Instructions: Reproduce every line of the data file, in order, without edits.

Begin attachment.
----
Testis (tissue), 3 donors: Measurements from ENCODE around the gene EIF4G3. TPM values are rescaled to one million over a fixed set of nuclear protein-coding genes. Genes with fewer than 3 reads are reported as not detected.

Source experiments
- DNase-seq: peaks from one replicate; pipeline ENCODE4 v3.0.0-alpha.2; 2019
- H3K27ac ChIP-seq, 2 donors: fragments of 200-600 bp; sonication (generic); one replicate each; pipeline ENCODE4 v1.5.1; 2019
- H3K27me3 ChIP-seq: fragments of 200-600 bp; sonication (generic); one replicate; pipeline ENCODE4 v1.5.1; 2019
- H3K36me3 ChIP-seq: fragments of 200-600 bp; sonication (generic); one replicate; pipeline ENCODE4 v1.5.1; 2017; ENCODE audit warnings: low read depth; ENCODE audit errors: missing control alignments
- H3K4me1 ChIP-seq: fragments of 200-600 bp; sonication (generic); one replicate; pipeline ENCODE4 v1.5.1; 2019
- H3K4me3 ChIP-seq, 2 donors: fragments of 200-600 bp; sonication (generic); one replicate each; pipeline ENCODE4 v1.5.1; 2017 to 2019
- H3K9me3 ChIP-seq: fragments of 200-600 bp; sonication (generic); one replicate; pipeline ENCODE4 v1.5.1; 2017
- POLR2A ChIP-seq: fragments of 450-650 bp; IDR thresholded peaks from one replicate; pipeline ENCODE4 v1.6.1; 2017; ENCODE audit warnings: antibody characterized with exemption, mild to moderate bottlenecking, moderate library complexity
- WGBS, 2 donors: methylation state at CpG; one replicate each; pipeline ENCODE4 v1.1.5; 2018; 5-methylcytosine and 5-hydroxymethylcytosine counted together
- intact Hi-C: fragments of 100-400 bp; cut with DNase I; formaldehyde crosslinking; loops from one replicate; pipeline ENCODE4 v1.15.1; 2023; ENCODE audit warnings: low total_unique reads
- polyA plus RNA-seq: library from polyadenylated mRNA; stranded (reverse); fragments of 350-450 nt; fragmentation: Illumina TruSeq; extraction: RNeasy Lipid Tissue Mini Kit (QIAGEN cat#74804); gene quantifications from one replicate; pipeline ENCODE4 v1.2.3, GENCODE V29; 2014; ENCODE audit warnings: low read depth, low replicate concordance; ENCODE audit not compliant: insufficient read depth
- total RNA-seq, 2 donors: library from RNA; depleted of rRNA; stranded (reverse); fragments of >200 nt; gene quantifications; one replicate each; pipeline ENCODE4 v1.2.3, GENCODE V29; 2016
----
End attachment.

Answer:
Testis (tissue), 3 donors: Measurements from ENCODE around the gene EIF4G3. TPM values are rescaled to one million over a fixed set of nuclear protein-coding genes. Genes with fewer than 3 reads are reported as not detected.

Source experiments
- DNase-seq: peaks from one replicate; pipeline ENCODE4 v3.0.0-alpha.2; 2019
- H3K27ac ChIP-seq, 2 donors: fragments of 200-600 bp; sonication (generic); one replicate each; pipeline ENCODE4 v1.5.1; 2019
- H3K27me3 ChIP-seq: fragments of 200-600 bp; sonication (generic); one replicate; pipeline ENCODE4 v1.5.1; 2019
- H3K36me3 ChIP-seq: fragments of 200-600 bp; sonication (generic); one replicate; pipeline ENCODE4 v1.5.1; 2017; ENCODE audit warnings: low read depth; ENCODE audit errors: missing control alignments
- H3K4me1 ChIP-seq: fragments of 200-600 bp; sonication (generic); one replicate; pipeline ENCODE4 v1.5.1; 2019
- H3K4me3 ChIP-seq, 2 donors: fragments of 200-600 bp; sonication (generic); one replicate each; pipeline ENCODE4 v1.5.1; 2017 to 2019
- H3K9me3 ChIP-seq: fragments of 200-600 bp; sonication (generic); one replicate; pipeline ENCODE4 v1.5.1; 2017
- POLR2A ChIP-seq: fragments of 450-650 bp; IDR thresholded peaks from one replicate; pipeline ENCODE4 v1.6.1; 2017; ENCODE audit warnings: antibody characterized with exemption, mild to moderate bottlenecking, moderate library complexity
- WGBS, 2 donors: methylation state at CpG; one replicate each; pipeline ENCODE4 v1.1.5; 2018; 5-methylcytosine and 5-hydroxymethylcytosine counted together
- intact Hi-C: fragments of 100-400 bp; cut with DNase I; formaldehyde crosslinking; loops from one replicate; pipeline ENCODE4 v1.15.1; 2023; ENCODE audit warnings: low total_unique reads
- polyA plus RNA-seq: library from polyadenylated mRNA; stranded (reverse); fragments of 350-450 nt; fragmentation: Illumina TruSeq; extraction: RNeasy Lipid Tissue Mini Kit (QIAGEN cat#74804); gene quantifications from one replicate; pipeline ENCODE4 v1.2.3, GENCODE V29; 2014; ENCODE audit warnings: low read depth, low replicate concordance; ENCODE audit not compliant: insufficient read depth
- total RNA-seq, 2 donors: library from RNA; depleted of rRNA; stranded (reverse); fragments of >200 nt; gene quantifications; one replicate each; pipeline ENCODE4 v1.2.3, GENCODE V29; 2016